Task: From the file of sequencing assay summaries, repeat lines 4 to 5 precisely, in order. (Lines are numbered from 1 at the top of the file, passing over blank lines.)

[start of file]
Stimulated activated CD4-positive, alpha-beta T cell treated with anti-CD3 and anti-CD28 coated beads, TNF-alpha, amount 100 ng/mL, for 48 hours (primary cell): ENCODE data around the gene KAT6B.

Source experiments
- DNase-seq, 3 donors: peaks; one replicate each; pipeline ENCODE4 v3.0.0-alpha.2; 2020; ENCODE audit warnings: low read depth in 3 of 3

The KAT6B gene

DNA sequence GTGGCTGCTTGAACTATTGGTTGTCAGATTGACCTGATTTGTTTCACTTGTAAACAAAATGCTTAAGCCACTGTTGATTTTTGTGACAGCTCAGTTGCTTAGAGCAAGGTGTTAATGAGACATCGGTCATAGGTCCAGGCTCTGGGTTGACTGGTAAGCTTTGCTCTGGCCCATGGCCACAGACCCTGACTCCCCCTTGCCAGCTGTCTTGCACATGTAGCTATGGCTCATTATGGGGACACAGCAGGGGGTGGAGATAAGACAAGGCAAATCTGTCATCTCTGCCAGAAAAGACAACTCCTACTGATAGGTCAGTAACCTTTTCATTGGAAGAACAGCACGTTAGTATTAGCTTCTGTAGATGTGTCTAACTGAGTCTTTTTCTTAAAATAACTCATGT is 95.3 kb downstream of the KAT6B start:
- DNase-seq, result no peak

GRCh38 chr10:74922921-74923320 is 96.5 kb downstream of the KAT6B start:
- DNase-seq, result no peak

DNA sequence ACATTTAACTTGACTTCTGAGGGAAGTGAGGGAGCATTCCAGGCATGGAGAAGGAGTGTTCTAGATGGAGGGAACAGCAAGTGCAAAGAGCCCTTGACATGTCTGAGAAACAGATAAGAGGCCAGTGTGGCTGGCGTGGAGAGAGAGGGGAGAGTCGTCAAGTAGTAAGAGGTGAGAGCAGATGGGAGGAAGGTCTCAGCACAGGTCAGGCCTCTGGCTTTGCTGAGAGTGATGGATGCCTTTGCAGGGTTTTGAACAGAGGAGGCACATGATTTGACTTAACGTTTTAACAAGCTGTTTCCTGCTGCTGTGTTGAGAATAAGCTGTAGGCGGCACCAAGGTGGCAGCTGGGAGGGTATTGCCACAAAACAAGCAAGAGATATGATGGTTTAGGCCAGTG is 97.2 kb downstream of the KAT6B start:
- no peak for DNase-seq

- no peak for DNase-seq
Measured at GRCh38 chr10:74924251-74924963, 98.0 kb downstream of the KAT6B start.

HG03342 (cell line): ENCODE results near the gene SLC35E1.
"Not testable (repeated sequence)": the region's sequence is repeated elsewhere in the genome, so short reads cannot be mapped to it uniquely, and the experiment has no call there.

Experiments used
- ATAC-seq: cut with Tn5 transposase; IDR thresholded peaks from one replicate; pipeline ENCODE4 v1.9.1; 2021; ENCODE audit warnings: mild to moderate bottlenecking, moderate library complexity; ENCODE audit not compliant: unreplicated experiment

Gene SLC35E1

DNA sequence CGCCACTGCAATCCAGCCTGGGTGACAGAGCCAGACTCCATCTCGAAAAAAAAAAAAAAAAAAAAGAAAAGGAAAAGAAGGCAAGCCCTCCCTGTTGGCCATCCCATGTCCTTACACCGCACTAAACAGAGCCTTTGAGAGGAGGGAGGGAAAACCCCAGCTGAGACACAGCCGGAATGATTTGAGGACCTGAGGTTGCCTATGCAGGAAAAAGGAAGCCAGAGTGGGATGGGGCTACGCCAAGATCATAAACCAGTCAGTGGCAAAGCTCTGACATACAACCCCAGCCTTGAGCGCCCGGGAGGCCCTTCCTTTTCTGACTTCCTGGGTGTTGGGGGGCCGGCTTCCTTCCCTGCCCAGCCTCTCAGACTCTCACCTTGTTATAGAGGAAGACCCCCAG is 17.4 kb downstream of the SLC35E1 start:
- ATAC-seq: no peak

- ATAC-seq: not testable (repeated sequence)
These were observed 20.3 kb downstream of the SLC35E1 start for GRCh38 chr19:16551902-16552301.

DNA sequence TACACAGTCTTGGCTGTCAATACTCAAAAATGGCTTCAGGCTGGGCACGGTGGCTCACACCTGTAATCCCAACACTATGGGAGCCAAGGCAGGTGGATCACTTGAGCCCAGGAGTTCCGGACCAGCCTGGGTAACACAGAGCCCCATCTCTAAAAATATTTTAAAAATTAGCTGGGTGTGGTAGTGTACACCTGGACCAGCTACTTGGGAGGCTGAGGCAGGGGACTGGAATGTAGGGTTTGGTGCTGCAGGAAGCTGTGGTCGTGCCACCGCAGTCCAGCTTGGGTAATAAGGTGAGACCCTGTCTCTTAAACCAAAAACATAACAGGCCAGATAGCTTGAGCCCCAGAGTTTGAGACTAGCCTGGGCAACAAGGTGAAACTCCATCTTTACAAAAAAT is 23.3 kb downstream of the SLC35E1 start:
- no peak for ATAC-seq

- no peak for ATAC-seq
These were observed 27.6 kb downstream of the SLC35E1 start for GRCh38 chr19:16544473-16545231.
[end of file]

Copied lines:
The KAT6B gene

DNA sequence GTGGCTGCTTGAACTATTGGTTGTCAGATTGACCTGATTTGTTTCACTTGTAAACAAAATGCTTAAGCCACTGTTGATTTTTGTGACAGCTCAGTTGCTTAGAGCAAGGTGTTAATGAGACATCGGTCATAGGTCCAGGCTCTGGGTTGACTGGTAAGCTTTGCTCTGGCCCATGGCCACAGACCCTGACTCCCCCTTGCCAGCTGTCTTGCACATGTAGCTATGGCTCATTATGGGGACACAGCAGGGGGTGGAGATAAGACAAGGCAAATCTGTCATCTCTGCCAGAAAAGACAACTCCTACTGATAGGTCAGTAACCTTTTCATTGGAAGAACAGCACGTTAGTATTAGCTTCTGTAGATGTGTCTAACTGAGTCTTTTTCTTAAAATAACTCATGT is 95.3 kb downstream of the KAT6B start: